Warren Buffett is worth more than $70 billion. But in this year's annual letter to Berkshire Hathaway shareholders, Buffett writes that he made a business mistake that may have cost him and his investors much more than that.
This year marks the 5oth anniversary of Buffett and his investment partners' decision to take control of Berkshire Hathaway. In this year's letter to shareholders, Buffett takes a stroll down memory lane and recalls how he took over Berkshire Hathaway, which at the time was a struggling textile manufacturer based in Bedford, Mass. Along with that story, Buffett shares what he says were two of his biggest business and investment mistakes, one of which he claims cost him and his investors $100 billion.
The first mistake Buffett mentions is, surprisingly, buying Berkshire. Buffett calls the actions that led up to his purchase of Berkshire a "monumentally stupid decision." He says he knew Berkshire was a troubled company and that he had only bought into it because he thought it was cheap. Buffett expected to make a quick profit and get out. And he almost did.
But when, in May 1964, Berkshire CEO Seabury Stanton offered Buffett slightly less than what he had promised to repurchase his stake in the company, the 34-year old investor bristled, even though the price Stanton offered would have given Buffett a 52% return for his two-year investment. Instead, Buffett launched a takeover campaign. By the following May, Buffett and his partners had taken control of the company.
It was a bad move.
Berkshire continued to struggle. And Buffett threw good money after bad trying to turnaround the company's textile mills. He eventually closed Berkshire's operations two decades later.
But Buffett claims his biggest mistake came two years later. In early 1967, he bought the business that would eventually be the seed of Berkshire's insurance, investment, and, eventually, conglomerate empire. Buffett bought and merged it into Berkshire, the publicly traded company that he still runs today.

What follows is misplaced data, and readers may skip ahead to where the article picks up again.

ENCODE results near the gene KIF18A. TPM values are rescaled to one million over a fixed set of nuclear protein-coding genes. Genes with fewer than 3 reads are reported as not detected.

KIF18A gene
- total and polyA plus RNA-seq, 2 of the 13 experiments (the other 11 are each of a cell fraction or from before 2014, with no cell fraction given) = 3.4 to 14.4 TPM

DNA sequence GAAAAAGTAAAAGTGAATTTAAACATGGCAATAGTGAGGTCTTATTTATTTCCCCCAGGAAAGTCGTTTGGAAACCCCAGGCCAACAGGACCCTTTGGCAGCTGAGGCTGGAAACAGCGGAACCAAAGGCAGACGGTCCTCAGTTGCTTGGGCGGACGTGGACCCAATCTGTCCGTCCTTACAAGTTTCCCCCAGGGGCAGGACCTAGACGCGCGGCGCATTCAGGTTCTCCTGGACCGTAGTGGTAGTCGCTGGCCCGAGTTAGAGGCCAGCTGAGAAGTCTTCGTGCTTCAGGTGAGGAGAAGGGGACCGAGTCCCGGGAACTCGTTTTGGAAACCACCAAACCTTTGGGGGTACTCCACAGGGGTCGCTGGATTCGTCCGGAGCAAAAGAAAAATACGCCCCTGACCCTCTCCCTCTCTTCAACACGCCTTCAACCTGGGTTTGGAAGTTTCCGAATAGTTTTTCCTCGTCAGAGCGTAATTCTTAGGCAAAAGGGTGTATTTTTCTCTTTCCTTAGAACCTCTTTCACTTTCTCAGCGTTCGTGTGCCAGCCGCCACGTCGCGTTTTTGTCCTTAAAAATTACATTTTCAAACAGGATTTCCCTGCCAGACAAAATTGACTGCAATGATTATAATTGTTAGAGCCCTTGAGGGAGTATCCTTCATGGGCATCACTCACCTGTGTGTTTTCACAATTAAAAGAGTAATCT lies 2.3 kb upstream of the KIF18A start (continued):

Buffett says if he had bought the insurance business through his investment partnership hedge fund, which he still ran at the time, he and his investors would have captured all of the investment gains he has created over the past 50 years. Instead, he has shared those gains with the public shareholders of Berkshire Hathaway.
But it's hard to consider this a mistake that Buffett truly regrets. It's odd to imagine what Buffett would be like now or, indeed, what the world would be like if the legendary investor had remained a hedge fund manager and not the head of what became the most successful publicly traded investment partnership in history, into which anyone, who had the money, could buy into and become rich. And there likely wouldn't have been 50 years of investment letters and Buffett wisdom for all to read. This year's letter, like the others, is great.
There are plenty of other gems in the special section of this year's letter titled, "Berkshire - Past, Present and Future," particularly if you are a Buffett fan. And if not for Buffett's $100 billion mistake, there would probably be a lot fewer of those.
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